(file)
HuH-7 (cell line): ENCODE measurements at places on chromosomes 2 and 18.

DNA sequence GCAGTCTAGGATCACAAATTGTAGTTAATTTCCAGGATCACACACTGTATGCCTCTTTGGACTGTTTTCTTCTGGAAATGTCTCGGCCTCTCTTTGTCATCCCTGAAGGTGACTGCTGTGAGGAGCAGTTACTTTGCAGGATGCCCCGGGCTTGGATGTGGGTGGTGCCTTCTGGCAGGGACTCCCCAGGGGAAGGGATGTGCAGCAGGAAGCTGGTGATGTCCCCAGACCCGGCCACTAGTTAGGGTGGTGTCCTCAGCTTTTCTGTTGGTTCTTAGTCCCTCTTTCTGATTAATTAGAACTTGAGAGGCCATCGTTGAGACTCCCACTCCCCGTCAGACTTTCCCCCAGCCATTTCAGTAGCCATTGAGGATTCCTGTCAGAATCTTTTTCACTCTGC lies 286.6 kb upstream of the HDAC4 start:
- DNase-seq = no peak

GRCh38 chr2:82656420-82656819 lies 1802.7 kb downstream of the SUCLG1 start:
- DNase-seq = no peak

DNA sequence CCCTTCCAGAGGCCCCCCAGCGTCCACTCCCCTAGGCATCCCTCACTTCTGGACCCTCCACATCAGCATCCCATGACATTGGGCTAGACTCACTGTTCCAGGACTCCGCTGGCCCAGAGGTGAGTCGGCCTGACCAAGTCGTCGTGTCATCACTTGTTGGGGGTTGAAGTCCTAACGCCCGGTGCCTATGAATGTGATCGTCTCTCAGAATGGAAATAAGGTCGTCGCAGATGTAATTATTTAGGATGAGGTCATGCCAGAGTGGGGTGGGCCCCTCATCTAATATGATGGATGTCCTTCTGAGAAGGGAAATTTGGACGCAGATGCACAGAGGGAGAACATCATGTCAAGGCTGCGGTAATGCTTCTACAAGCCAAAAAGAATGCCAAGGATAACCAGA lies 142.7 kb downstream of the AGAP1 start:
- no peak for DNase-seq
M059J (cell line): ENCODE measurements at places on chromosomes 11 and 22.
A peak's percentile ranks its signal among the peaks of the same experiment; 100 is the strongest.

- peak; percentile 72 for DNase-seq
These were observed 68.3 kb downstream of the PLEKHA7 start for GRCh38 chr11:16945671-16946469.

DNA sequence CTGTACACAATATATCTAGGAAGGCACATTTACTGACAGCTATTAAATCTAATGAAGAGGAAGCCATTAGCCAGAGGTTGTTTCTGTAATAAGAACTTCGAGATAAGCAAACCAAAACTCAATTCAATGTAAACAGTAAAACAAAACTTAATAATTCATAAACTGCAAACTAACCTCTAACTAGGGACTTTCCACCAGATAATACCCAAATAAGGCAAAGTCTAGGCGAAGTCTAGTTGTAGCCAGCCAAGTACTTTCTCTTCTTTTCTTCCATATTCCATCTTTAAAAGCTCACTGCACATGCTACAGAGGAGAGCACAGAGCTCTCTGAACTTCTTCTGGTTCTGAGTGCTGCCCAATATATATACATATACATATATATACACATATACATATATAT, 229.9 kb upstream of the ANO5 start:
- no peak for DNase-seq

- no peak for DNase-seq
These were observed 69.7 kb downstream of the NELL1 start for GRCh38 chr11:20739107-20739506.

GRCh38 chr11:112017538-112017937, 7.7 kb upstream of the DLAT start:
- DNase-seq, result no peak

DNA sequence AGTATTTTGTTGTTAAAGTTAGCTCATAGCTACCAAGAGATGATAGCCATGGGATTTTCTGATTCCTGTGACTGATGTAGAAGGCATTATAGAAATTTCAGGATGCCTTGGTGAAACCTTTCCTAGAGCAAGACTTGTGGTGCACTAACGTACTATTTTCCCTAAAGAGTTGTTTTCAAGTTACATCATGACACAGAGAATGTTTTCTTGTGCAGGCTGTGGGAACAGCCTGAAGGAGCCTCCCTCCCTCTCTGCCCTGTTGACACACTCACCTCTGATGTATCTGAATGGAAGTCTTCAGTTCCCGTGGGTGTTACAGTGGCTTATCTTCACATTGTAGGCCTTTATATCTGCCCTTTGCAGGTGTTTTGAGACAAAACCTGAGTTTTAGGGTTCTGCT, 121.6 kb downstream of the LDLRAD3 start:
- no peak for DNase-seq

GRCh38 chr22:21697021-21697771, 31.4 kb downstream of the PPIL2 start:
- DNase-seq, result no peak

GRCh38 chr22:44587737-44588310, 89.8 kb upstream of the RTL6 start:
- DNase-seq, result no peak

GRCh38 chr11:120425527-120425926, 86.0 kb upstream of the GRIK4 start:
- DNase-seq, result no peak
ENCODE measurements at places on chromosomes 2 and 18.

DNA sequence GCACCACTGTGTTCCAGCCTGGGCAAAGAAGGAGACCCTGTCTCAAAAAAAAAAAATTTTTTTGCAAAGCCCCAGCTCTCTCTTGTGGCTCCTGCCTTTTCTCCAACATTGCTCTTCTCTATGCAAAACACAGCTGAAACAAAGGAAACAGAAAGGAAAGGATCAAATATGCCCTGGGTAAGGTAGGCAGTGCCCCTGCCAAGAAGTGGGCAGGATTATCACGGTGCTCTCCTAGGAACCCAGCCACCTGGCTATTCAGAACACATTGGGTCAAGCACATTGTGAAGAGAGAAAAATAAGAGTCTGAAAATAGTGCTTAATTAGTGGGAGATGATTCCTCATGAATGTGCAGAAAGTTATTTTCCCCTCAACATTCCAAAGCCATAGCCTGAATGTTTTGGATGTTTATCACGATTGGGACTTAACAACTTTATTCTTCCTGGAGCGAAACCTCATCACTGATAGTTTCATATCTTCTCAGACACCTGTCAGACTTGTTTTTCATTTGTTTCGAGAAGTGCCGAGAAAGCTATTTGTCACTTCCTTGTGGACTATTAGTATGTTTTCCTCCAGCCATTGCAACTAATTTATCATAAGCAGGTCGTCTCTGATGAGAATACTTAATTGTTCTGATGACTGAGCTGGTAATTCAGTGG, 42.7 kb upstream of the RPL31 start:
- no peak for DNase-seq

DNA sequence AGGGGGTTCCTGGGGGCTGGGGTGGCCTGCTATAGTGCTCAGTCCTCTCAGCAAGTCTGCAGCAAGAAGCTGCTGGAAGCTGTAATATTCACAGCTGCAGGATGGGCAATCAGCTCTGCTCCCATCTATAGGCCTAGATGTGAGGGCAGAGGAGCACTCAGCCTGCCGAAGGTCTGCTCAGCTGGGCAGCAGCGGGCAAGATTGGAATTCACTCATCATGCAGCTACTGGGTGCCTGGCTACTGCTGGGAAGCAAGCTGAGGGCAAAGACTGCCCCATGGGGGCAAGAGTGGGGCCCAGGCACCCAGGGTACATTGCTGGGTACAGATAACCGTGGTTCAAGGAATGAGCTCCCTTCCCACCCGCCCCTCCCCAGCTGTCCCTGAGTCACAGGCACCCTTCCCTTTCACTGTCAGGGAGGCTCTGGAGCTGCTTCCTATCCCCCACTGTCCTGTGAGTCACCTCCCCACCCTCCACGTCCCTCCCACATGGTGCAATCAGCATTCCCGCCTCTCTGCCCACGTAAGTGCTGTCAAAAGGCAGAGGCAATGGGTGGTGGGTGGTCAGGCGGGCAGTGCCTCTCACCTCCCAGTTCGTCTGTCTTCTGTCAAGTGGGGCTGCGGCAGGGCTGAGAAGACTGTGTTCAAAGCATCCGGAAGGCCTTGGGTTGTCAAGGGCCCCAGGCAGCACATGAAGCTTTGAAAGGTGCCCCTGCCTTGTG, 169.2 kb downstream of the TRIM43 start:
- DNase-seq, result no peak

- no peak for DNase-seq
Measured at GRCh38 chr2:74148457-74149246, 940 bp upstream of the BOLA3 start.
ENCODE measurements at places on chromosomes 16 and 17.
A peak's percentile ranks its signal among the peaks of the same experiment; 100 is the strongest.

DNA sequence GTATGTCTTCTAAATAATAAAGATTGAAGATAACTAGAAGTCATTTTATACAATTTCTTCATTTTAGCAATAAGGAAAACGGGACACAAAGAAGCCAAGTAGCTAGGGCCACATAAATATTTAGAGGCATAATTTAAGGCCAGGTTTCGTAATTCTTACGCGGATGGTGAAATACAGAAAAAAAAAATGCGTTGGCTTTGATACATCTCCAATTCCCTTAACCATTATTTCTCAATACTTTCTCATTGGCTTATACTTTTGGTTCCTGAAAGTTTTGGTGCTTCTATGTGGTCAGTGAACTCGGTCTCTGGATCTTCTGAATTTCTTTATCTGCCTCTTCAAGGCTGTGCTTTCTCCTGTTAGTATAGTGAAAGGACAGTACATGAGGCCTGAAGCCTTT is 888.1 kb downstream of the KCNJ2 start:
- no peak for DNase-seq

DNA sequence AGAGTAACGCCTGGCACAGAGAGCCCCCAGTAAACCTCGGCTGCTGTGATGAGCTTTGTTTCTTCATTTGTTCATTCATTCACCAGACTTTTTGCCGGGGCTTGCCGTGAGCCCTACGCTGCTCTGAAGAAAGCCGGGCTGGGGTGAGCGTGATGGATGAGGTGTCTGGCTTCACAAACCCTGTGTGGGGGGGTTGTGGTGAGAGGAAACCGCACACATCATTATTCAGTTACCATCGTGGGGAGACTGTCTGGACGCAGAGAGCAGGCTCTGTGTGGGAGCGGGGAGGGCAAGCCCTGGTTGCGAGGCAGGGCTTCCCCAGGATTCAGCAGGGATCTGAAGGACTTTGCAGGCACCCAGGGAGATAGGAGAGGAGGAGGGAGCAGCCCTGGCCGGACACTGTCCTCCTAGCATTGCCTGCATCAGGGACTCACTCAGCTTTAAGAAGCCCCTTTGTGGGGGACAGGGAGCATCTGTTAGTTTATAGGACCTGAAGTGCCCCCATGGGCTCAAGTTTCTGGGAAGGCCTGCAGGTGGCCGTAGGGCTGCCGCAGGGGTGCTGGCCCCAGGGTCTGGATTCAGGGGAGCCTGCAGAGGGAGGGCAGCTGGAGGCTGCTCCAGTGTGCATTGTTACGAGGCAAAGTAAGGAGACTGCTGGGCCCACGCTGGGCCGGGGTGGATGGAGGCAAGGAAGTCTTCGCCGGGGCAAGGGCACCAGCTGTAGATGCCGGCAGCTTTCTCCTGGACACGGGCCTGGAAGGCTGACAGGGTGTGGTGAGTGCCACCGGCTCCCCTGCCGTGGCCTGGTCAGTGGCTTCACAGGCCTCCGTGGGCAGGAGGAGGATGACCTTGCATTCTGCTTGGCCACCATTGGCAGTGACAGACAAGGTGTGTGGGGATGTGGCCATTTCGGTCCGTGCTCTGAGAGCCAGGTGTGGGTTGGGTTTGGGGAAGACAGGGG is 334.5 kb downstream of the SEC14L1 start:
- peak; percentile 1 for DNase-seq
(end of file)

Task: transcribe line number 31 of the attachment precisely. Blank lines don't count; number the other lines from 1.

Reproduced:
- no peak for DNase-seq